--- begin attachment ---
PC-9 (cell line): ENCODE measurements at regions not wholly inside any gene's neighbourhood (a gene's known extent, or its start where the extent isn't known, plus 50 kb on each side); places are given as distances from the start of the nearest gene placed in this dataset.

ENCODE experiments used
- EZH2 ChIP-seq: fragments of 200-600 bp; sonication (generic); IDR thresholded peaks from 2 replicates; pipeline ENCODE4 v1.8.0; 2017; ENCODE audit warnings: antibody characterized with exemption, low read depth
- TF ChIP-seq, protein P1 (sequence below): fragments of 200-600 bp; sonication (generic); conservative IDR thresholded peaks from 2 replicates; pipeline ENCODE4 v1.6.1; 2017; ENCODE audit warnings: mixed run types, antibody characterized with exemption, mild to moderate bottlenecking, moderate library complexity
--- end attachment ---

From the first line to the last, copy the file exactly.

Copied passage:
PC-9 (cell line): ENCODE measurements at regions not wholly inside any gene's neighbourhood (a gene's known extent, or its start where the extent isn't known, plus 50 kb on each side); places are given as distances from the start of the nearest gene placed in this dataset.

ENCODE experiments used
- EZH2 ChIP-seq: fragments of 200-600 bp; sonication (generic); IDR thresholded peaks from 2 replicates; pipeline ENCODE4 v1.8.0; 2017; ENCODE audit warnings: antibody characterized with exemption, low read depth
- TF ChIP-seq, protein P1 (sequence below): fragments of 200-600 bp; sonication (generic); conservative IDR thresholded peaks from 2 replicates; pipeline ENCODE4 v1.6.1; 2017; ENCODE audit warnings: mixed run types, antibody characterized with exemption, mild to moderate bottlenecking, moderate library complexity